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Global Crackdown Against DDoS Services Shuts Down Most Popular Platforms

As part of this action, seven administrators have been arrested so far in the United States and the United Kingdom, with further actions planned against the users of these illegal services. 

Some fifty of the world’s biggest booter services, designed to enable users to launch crippling distributed denial-of-service (DDoS) against critical online infrastructure, have been taken down as part of an international crackdown against DDoS service providers.

Known as Operation Power Off, this operation saw law enforcement in the United States, the United Kingdom, the Netherlands, Poland and Germany take action against these types of attacks which can paralyze the internet.  

The services seized were by far the most popular DDoS booter services on the market, receiving top billing on search engines. One such service taken down had been used to carry out over 30 million attacks. 

As part of this action, seven administrators have been arrested so far in the United States and the United Kingdom, with further actions planned against the users of these illegal services. 

International police cooperation was central to the success of this operation as the administrators, users, critical infrastructure and victims were scattered across the world. Europol’s European Cybercrime Centre coordinated the activities in Europe through its Joint Cybercrime Action Taskforce (J-CAT).

This international sweep follows previous editions of Operation Power Off which targeted the administrators and users of the DDoS marketplace webstresser.org. 

Global Crackdown Against DDoS Services Shuts Down Most Popular Platforms Homeland Security Today
Screenshot of a seized website Europol

Participating authorities:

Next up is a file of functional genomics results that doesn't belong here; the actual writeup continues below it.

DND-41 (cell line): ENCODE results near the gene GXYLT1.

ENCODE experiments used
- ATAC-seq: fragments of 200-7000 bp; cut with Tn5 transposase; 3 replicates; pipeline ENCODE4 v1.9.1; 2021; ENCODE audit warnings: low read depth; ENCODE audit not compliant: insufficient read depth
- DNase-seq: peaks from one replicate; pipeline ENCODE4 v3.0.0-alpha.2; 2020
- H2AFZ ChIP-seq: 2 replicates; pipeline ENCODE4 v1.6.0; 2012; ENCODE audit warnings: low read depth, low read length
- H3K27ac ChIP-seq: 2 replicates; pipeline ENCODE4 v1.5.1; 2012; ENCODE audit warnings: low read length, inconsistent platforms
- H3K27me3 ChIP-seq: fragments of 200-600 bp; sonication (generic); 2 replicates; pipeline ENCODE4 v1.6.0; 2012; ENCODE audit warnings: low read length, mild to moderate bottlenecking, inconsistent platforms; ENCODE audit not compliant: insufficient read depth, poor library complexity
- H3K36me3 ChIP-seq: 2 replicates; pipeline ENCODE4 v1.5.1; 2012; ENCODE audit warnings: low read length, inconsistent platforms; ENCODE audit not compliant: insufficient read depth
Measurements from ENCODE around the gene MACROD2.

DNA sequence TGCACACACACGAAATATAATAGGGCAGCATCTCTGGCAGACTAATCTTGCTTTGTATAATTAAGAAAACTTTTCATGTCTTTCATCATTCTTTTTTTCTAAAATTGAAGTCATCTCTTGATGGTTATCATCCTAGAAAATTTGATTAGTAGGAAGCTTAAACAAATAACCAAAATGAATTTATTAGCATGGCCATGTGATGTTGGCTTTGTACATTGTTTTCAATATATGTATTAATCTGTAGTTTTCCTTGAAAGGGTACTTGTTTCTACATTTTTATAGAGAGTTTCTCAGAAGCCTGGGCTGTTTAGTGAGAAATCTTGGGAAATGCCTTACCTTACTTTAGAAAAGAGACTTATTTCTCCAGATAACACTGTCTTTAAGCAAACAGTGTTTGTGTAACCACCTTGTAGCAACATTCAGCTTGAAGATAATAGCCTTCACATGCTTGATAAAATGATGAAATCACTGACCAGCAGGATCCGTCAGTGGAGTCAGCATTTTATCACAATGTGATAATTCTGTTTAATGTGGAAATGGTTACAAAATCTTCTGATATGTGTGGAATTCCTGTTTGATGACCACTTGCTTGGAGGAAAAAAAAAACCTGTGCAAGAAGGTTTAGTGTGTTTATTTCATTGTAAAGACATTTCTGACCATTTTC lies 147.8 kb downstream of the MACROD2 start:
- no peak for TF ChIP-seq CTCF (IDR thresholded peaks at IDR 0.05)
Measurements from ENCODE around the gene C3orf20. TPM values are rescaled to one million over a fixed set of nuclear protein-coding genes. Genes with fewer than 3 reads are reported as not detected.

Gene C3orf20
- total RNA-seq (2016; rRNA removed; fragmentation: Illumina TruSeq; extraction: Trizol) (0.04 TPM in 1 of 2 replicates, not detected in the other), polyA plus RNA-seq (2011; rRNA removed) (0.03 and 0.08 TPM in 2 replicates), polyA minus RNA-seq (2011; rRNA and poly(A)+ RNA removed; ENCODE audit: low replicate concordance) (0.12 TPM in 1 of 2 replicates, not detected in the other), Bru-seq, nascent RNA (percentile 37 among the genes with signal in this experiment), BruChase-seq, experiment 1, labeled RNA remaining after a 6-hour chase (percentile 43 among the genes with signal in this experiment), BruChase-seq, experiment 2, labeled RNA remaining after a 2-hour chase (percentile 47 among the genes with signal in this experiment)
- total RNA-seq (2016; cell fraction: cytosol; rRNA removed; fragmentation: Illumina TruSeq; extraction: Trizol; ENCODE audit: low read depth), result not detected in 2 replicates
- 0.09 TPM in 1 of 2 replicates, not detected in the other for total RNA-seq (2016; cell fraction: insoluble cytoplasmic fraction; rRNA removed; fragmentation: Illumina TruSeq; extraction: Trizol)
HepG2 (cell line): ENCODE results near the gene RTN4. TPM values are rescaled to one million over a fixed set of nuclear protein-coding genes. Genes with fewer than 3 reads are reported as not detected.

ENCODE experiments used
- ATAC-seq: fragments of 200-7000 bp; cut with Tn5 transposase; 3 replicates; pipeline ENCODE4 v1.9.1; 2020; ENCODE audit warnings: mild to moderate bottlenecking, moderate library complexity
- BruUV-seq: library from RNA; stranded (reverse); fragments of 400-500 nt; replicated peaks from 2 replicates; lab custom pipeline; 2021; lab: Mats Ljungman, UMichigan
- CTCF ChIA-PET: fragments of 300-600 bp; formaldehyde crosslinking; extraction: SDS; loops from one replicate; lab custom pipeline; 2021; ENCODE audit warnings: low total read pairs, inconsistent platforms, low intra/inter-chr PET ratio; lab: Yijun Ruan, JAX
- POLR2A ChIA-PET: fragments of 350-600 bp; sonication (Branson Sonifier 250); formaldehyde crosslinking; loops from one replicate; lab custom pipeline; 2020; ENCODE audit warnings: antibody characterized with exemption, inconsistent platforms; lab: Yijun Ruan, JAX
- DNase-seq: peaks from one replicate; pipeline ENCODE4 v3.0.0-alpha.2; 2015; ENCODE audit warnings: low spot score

• United States: U.S. Department of Justice (US DOJ), Federal Bureau of Investigation (FBI)
  • United Kingdom: National Crime Agency (NCA)
  • The Netherlands: National High Tech Crime Unit Landelijke Eenheid, Cybercrime team Midden-Nederland, Cybercrime team Noord-Holland and Cybercrime team Den Haag
  • Germany: Federal Criminal Police Office (Bundeskriminalamt), Hanover Police Department (Polizeidirektion Hannover), Public Prosecutor’s Office Verden (Staatsanwaltschaft Verden)
  • Poland: National Police Cybercrime Bureau (Biuro do Walki z Cyber-przestępczością)

DDoS booter services have effectively lowered the entry barrier into cybercrime: for a fee as low as EUR 10, any low-skilled individual can launch DDoS attacks with the click of a button, knocking offline whole websites and networks by barraging them with traffic. 

The damage they can do to victims can be considerable, crippling businesses financially and depriving people of essential services offered by banks, government institutions and police forces.

Emboldened by a perceived anonymity, many young IT enthusiasts get involved in this seemingly low-level crime, unaware of the consequences that such online activities can carry.

DDoS-ing is taken seriously by law enforcement. Size does not matter – all levels of users are on the radar of law enforcement, be it a gamer booting out the competition out of a video game, or a high-level hacker carrying out DDoS attacks against commercial targets for financial gain.

The side effects that a criminal investigation could have on the lives of these DDoS users can be serious, going as far as a prison sentence in some countries.

Read more at Europol

Homeland Security Todayhttp://www.hstoday.us
The Government Technology & Services Coalition's Homeland Security Today (HSToday) is the premier news and information resource for the homeland security community, dedicated to elevating the discussions and insights that can support a safe and secure nation. A non-profit magazine and media platform, HSToday provides readers with the whole story, placing facts and comments in context to inform debate and drive realistic solutions to some of the nation’s most vexing security challenges.

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